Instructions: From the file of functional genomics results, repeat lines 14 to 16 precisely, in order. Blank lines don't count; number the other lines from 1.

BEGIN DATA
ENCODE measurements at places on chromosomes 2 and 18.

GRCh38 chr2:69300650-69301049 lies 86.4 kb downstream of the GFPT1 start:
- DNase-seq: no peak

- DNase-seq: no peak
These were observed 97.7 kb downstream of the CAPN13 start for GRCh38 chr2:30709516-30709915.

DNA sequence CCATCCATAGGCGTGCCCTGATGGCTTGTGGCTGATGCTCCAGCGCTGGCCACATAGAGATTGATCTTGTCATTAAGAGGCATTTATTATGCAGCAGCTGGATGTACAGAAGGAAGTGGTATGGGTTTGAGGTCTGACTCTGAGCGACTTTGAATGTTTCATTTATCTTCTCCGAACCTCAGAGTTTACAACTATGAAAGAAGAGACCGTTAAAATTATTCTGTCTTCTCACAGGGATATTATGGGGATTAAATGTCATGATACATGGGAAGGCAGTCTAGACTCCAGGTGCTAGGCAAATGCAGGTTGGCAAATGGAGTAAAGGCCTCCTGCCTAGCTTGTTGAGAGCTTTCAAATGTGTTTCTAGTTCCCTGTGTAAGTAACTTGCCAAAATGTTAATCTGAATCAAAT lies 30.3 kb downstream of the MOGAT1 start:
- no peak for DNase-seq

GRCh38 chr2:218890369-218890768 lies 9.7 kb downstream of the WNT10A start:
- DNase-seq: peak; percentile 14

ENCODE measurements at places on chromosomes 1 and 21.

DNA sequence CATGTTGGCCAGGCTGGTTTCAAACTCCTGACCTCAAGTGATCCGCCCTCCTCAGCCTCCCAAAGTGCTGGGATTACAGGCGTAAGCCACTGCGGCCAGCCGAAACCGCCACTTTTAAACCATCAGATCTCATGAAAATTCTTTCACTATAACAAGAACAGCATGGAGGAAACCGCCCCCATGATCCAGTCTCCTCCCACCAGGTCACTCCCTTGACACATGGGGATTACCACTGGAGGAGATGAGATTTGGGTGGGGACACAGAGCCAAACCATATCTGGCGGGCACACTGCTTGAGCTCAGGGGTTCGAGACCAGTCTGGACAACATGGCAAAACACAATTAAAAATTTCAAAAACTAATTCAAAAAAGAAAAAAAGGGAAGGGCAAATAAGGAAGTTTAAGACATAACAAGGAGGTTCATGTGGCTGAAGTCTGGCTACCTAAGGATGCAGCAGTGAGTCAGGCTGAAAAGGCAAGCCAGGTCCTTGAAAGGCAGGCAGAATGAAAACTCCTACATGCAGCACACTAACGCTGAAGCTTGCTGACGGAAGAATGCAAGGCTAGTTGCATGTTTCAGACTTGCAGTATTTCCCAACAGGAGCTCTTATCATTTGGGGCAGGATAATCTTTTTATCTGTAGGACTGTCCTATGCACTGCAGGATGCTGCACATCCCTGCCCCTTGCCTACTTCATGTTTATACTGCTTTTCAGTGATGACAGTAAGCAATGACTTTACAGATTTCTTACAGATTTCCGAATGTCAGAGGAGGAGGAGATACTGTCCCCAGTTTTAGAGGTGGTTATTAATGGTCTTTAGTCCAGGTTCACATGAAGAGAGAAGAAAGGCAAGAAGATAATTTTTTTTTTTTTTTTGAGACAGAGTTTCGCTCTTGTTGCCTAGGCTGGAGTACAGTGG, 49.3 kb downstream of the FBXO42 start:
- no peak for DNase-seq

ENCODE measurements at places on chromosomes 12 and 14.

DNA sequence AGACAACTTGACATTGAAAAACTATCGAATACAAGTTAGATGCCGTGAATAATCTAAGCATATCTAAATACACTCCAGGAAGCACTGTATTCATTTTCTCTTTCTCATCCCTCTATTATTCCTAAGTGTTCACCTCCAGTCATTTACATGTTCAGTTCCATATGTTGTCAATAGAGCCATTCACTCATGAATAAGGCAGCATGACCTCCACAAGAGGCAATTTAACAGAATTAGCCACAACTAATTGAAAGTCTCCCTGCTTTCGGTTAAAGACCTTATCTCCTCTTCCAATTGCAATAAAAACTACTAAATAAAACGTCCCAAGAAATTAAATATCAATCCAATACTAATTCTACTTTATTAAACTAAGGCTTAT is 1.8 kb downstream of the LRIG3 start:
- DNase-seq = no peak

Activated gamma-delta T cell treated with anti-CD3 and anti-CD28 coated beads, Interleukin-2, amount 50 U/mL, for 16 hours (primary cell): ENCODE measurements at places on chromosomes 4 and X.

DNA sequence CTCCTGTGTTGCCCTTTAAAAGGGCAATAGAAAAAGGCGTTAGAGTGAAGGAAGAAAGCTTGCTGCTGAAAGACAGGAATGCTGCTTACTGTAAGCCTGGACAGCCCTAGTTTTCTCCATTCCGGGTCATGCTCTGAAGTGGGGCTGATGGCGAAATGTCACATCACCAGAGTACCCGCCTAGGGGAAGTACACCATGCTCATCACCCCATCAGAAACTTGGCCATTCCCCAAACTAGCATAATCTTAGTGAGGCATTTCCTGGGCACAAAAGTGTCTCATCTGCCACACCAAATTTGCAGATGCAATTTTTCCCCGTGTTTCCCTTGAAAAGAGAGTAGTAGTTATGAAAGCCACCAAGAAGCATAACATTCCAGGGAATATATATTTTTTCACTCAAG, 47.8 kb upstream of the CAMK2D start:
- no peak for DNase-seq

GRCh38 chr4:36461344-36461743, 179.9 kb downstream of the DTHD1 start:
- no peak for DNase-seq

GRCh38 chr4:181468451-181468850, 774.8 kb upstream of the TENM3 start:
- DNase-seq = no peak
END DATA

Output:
DNA sequence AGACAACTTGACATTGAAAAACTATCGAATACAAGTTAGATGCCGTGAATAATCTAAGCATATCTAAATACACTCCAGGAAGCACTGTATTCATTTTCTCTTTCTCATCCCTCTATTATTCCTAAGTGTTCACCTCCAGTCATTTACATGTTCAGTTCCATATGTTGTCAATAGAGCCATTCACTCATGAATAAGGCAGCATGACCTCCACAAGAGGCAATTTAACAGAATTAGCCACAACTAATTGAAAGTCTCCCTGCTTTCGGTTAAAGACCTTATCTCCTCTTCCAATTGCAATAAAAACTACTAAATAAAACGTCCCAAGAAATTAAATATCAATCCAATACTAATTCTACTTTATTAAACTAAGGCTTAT is 1.8 kb downstream of the LRIG3 start:
- DNase-seq = no peak

Activated gamma-delta T cell treated with anti-CD3 and anti-CD28 coated beads, Interleukin-2, amount 50 U/mL, for 16 hours (primary cell): ENCODE measurements at places on chromosomes 4 and X.